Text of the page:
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In a Time of War - Suzette Blom

Jansen crouched low, his body hidden by the corn stalks. The air was still beneath the leaden November sky. He pushed his chilblained hands deeper into his tattered pockets. Mercifully, the wind had stopped. He watched the smoke from the farm house chimney, his body aching for the warmth of a real fire.

He’d been in the field since late yesterday afternoon just before the storm started, not sure where to go. He became aware of the tantalizing aroma of beef stew and fresh bread. The more he tried to ignore it the more it seeped into every corner of his being.

A young woman opened the door and came out with a large pair of scissors to trim a few herbs off some pots on the dilapidated front porch. Jansen didn’t want to hurt her. He considered himself a man with a strict moral code. Murder was out of the question. But hunger, especially the penetrating hunger he felt after three days with no food, had no conscience.

He looked down at the rough red splotches on the backs of his hands. He still had enough strength to take what he needed, even kill. He pushed those thoughts to the back of his mind as he tried to suppress the dull ache the hunger seemed to leave everywhere in his body. His legs began to cramp so he lowered himself to lay flat on his back. He stared up at the leaden sky fearing the start of another storm. He felt so tired. Exhaustion gnawed at him almost as much as the hunger. It would be easy to fall into a deep sleep and not wake.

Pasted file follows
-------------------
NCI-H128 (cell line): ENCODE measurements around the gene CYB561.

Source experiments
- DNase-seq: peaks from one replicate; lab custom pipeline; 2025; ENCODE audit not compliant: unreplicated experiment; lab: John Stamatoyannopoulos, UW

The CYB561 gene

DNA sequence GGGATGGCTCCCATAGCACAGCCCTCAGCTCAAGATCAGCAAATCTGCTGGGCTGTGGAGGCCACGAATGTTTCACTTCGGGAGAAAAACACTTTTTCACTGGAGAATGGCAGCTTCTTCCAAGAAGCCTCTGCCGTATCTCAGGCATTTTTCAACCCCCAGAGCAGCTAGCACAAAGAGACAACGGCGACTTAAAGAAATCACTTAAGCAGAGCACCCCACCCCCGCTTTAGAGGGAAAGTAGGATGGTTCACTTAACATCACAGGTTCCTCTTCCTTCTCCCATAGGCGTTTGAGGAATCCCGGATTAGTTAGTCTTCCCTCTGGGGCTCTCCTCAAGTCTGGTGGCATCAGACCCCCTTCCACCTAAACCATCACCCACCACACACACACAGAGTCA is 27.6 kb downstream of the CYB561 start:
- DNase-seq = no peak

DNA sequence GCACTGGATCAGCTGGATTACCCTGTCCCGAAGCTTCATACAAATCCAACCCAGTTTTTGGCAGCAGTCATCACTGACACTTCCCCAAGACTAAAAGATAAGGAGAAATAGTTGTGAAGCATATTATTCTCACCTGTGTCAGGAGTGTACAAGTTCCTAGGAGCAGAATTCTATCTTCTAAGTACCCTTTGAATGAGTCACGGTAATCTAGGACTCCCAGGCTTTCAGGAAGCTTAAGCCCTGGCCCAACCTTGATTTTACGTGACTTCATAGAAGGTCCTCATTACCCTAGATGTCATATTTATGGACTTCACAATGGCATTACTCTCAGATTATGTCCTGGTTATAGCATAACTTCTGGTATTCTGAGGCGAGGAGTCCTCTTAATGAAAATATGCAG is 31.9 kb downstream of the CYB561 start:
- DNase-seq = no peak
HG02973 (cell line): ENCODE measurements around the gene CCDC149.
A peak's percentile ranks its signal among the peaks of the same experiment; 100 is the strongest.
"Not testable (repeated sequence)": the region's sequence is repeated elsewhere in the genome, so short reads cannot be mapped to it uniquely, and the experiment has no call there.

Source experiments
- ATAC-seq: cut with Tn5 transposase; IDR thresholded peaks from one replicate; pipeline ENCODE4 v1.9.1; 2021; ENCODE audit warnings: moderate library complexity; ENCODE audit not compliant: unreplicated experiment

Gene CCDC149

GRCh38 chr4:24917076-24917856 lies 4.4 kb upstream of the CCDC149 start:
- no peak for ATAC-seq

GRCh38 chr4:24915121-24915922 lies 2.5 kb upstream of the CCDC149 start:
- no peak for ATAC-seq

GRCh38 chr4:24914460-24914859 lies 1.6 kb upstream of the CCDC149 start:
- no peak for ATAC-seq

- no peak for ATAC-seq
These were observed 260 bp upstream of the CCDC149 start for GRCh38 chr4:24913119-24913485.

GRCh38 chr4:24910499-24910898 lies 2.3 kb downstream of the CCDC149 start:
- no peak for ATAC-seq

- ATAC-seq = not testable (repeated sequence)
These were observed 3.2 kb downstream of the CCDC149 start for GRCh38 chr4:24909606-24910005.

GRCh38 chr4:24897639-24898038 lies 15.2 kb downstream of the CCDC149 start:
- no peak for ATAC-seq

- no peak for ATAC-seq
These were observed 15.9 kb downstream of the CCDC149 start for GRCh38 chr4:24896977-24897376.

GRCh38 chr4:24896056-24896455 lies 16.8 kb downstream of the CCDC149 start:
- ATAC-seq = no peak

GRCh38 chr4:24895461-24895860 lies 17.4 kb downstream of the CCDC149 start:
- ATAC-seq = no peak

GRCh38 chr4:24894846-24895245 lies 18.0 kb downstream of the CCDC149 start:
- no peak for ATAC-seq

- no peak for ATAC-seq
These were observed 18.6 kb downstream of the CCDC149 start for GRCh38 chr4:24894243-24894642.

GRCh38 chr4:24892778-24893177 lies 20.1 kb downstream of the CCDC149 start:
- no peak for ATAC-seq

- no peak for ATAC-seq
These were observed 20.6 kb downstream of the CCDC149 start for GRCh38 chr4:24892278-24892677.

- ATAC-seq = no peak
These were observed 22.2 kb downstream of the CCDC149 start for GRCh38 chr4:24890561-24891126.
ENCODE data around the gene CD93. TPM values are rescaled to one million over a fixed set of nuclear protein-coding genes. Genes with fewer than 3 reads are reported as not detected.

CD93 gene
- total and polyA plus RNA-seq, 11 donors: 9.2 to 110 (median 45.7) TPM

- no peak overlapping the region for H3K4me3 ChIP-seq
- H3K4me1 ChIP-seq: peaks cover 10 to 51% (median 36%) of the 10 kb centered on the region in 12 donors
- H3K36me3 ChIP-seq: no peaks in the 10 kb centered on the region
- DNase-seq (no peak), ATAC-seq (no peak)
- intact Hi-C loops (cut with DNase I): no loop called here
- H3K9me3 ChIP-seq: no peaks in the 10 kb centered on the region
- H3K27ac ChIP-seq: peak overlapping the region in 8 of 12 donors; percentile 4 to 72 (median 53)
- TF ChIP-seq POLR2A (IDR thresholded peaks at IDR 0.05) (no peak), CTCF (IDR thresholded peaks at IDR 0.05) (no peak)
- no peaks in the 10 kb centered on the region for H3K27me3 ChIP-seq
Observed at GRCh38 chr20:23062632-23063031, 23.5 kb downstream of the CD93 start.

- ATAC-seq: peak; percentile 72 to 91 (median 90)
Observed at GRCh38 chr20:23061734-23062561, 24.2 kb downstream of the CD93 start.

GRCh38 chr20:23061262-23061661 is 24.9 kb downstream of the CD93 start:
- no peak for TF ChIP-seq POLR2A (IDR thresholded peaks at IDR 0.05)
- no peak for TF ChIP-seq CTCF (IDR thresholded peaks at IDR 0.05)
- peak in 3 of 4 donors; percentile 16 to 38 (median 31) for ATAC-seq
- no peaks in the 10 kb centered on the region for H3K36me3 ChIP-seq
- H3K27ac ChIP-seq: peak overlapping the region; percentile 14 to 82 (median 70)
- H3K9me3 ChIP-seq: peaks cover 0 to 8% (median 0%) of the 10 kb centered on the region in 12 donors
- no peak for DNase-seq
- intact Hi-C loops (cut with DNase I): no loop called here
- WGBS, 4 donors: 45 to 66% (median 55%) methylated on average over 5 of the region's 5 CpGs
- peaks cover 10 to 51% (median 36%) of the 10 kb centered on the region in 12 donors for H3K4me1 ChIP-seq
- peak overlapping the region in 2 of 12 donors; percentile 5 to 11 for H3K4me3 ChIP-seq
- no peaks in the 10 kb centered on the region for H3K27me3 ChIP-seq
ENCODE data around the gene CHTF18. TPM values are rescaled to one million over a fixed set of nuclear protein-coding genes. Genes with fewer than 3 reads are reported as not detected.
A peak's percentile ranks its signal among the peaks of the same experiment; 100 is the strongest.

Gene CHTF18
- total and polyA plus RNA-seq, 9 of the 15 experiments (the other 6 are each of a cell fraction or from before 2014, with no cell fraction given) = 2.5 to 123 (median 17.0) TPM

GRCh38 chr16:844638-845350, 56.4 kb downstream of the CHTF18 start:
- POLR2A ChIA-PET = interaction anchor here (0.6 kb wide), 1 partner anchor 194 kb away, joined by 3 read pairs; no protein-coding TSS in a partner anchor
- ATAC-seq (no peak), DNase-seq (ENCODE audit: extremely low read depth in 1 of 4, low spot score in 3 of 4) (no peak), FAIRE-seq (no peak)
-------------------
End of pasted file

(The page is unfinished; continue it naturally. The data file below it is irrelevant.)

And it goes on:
His will to move and survive began to melt away as he lay looking up at the sky. He heard the porch door slam shut. The sound had a startling clarity, a call to action. It seemed as if his body, independent of his will, remembered what was needed and was driven to find sustenance. He felt himself stand and run toward the house. As his steps took him closer to the door the aroma of the stew and the bread drove him into a frenzy. He leapt up the decaying steps and threw open the door.

For a moment the world froze. He felt paralyzed, staring at a young girl cradling a small child in her arms, her eyes rimmed in dark shadows. He hadn’t heard the baby and had not expected to be tinged with regret for what he knew the deprivation of his body would make him do. The girl sat eerily still, her arms locked around the child staring at the intruder in the open door. It was as if the energy required for movement had left them both.

The girl broke the tableau with a slow calm gesture. She pointed to the pot bubbling on the stove against the back of the house. Jansen strode to the stove. Lifting a wooden ladle beside the boiling pot, he began shoveling the sweet dark mixture into his mouth. His throat stung with a forgotten ecstasy as the shreds of salty beef and starchy potato hit his palate. He moaned with each mouthful, his teeth barely able to chew as he gulped down as much as he could.